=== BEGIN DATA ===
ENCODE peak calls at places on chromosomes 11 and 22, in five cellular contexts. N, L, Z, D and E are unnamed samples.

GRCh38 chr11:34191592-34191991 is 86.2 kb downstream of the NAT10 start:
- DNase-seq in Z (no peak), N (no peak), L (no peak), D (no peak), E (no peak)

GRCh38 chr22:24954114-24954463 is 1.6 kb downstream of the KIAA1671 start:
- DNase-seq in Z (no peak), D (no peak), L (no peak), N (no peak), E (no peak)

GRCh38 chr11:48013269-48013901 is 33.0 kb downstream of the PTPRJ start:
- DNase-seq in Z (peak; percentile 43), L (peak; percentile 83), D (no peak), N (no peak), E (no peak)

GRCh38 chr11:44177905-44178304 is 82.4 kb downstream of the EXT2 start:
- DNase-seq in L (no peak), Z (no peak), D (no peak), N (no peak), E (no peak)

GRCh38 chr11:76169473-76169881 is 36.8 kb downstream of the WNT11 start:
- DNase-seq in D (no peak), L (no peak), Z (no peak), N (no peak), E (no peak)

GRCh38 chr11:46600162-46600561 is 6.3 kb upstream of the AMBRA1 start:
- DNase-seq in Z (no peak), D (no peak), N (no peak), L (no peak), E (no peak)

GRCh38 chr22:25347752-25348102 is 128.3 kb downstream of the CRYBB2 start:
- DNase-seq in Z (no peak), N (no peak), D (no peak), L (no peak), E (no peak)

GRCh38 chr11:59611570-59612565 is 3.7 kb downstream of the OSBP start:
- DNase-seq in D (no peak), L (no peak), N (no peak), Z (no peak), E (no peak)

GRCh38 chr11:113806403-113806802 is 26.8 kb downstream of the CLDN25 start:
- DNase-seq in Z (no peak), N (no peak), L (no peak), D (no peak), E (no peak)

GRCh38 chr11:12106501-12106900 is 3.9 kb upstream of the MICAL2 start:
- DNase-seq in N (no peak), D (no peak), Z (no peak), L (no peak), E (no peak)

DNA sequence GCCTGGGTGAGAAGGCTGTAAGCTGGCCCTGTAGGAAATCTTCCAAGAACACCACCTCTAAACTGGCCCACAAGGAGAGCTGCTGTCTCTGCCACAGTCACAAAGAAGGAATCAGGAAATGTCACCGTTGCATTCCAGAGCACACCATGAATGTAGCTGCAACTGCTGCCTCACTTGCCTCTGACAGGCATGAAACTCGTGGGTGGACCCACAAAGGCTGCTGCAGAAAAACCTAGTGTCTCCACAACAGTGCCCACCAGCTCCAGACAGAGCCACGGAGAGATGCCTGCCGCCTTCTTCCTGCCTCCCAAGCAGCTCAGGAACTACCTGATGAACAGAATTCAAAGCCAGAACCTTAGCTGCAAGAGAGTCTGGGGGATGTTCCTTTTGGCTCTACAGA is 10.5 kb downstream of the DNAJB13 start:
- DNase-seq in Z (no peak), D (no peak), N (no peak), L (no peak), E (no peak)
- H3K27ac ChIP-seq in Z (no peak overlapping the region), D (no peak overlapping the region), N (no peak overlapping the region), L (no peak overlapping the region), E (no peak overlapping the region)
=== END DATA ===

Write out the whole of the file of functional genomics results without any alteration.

ENCODE peak calls at places on chromosomes 11 and 22, in five cellular contexts. N, L, Z, D and E are unnamed samples.

GRCh38 chr11:34191592-34191991 is 86.2 kb downstream of the NAT10 start:
- DNase-seq in Z (no peak), N (no peak), L (no peak), D (no peak), E (no peak)

GRCh38 chr22:24954114-24954463 is 1.6 kb downstream of the KIAA1671 start:
- DNase-seq in Z (no peak), D (no peak), L (no peak), N (no peak), E (no peak)

GRCh38 chr11:48013269-48013901 is 33.0 kb downstream of the PTPRJ start:
- DNase-seq in Z (peak; percentile 43), L (peak; percentile 83), D (no peak), N (no peak), E (no peak)

GRCh38 chr11:44177905-44178304 is 82.4 kb downstream of the EXT2 start:
- DNase-seq in L (no peak), Z (no peak), D (no peak), N (no peak), E (no peak)

GRCh38 chr11:76169473-76169881 is 36.8 kb downstream of the WNT11 start:
- DNase-seq in D (no peak), L (no peak), Z (no peak), N (no peak), E (no peak)

GRCh38 chr11:46600162-46600561 is 6.3 kb upstream of the AMBRA1 start:
- DNase-seq in Z (no peak), D (no peak), N (no peak), L (no peak), E (no peak)

GRCh38 chr22:25347752-25348102 is 128.3 kb downstream of the CRYBB2 start:
- DNase-seq in Z (no peak), N (no peak), D (no peak), L (no peak), E (no peak)

GRCh38 chr11:59611570-59612565 is 3.7 kb downstream of the OSBP start:
- DNase-seq in D (no peak), L (no peak), N (no peak), Z (no peak), E (no peak)

GRCh38 chr11:113806403-113806802 is 26.8 kb downstream of the CLDN25 start:
- DNase-seq in Z (no peak), N (no peak), L (no peak), D (no peak), E (no peak)

GRCh38 chr11:12106501-12106900 is 3.9 kb upstream of the MICAL2 start:
- DNase-seq in N (no peak), D (no peak), Z (no peak), L (no peak), E (no peak)

DNA sequence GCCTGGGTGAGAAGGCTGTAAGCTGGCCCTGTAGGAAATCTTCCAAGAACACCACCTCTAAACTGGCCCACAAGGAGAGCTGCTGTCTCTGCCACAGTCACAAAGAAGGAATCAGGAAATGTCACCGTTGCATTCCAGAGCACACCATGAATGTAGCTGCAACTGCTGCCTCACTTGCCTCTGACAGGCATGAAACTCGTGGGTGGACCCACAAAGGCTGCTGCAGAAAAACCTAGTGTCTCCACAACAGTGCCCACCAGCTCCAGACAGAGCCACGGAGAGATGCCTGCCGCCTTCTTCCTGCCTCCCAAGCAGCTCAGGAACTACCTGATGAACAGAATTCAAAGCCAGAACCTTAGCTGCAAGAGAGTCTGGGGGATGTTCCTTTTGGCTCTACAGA is 10.5 kb downstream of the DNAJB13 start:
- DNase-seq in Z (no peak), D (no peak), N (no peak), L (no peak), E (no peak)
- H3K27ac ChIP-seq in Z (no peak overlapping the region), D (no peak overlapping the region), N (no peak overlapping the region), L (no peak overlapping the region), E (no peak overlapping the region)